Musharraf has faced legal problems ever since his return from exile in March, in a series of cases that have undermined the once sacrosanct position of the military in Pakistani society.
The cases stem from his time in office which stretched from 1999 when he took power in a coup, to 2008 when he was forced to step down.
He has already been granted bail in two other cases, one stemming from the 2007 death of Pakistani politician Benazir Bhutto and another from the detention of judges, said his defense team.
Lawyer Ahmad Raza Qasuri said the ruling by a three-judge panel of the Supreme Court Wednesday means Musharraf is free once the paperwork has been completed. He expected that to be finished by Thursday morning at the latest. Musharraf must also post two bonds with the court worth one million rupees ($10,000) apiece before he can be released, said another lawyer Ilyas Saddiqi.
A prison official at Musharraf's home, Shehzad Riaz, said he was aware of the court's decision but was awaiting orders from his superiors. A Ministry of Interior spokesman did not respond to requests for comment.
Qasuri said he does not know what Musharraf's immediate plans are but said he'll be free to leave the country if he wants.
"He's a free person.
Mohammed Amjad, the secretary-general for Musharraf's All Pakistan Muslim League party, told a news conference in front of Musharraf's house that Musharraf had no immediate plan to leave the country and even if he does, he'll come back to Pakistan to face all the cases against him.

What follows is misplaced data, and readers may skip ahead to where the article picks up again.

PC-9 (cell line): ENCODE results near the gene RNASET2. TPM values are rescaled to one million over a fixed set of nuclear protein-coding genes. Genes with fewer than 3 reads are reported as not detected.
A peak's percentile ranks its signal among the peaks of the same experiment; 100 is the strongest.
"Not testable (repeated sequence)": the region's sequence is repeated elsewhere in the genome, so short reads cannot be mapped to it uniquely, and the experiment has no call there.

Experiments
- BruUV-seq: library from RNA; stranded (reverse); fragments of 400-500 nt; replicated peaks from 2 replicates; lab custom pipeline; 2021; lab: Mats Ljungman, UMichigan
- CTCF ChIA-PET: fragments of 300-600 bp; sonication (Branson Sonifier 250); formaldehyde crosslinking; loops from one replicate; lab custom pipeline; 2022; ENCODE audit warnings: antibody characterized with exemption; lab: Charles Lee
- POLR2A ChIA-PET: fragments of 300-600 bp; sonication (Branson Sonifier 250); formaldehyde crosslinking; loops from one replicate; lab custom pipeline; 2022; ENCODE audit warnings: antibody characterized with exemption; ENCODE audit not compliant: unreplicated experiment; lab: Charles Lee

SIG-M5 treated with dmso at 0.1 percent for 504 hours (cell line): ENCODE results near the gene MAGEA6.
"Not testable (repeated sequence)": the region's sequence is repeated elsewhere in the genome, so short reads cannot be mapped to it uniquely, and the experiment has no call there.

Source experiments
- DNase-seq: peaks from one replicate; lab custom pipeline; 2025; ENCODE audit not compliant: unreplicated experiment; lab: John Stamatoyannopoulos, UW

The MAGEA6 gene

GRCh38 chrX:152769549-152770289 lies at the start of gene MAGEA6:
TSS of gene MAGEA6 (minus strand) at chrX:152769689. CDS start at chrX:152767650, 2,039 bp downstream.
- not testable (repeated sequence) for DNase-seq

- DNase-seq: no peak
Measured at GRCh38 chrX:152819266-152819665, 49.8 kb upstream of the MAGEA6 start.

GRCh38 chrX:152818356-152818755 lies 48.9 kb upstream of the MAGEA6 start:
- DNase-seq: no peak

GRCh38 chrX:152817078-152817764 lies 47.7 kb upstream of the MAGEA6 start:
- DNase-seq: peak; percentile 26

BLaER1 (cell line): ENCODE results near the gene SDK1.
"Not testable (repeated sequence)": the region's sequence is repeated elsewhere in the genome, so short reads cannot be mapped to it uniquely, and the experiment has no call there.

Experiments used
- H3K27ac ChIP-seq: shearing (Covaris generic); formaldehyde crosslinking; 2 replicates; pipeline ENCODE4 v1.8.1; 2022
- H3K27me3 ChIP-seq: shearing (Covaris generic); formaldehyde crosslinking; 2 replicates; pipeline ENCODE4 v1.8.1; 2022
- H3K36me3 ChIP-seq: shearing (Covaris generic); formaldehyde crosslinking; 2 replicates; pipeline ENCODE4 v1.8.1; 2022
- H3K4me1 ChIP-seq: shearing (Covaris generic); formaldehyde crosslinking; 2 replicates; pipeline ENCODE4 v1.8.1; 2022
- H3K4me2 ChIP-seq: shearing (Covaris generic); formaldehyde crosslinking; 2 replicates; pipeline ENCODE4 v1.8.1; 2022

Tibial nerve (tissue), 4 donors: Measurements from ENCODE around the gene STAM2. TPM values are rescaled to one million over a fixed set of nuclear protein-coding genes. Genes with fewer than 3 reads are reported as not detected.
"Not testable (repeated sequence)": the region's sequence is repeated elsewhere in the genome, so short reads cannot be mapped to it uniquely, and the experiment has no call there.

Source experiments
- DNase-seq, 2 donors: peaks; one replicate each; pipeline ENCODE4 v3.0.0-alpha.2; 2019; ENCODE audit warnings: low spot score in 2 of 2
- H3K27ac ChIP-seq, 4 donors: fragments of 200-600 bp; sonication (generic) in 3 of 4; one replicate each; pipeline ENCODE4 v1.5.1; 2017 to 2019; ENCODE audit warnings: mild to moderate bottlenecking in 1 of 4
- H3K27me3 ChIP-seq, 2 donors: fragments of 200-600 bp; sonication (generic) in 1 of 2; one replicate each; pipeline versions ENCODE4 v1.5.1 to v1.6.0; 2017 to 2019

"He will not escape from Pakistan," said Amjad.
Musharraf returned from exile in March intending to run in the upcoming elections. But he was immediately ordered detained over the pending cases. He was also barred by a court from running for office for the rest of his life, and his political party fared poorly in the May election.
The images of Musharraf facing justice like any other Pakistani citizen have been stunning in a country where the military has taken power in three coups and wielded enormous power even under civilian governments.
For security reasons he has been held at his lavish estate on the suburbs of Islamabad instead of a jail.
Pakistani security forces have been protecting the estate following threats he received from the Taliban upon his return. Musharraf is reviled by the militants because he launched a series of attacks against their bases in the tribal areas near Afghanistan and for ordering a raid against a hard-line mosque in Islamabad in 2007.
Police are also investigating his role in the operation against the mosque that killed nearly 100 people.
Associated Press writers Rebecca Santana and Munir Ahmed contributed to this report.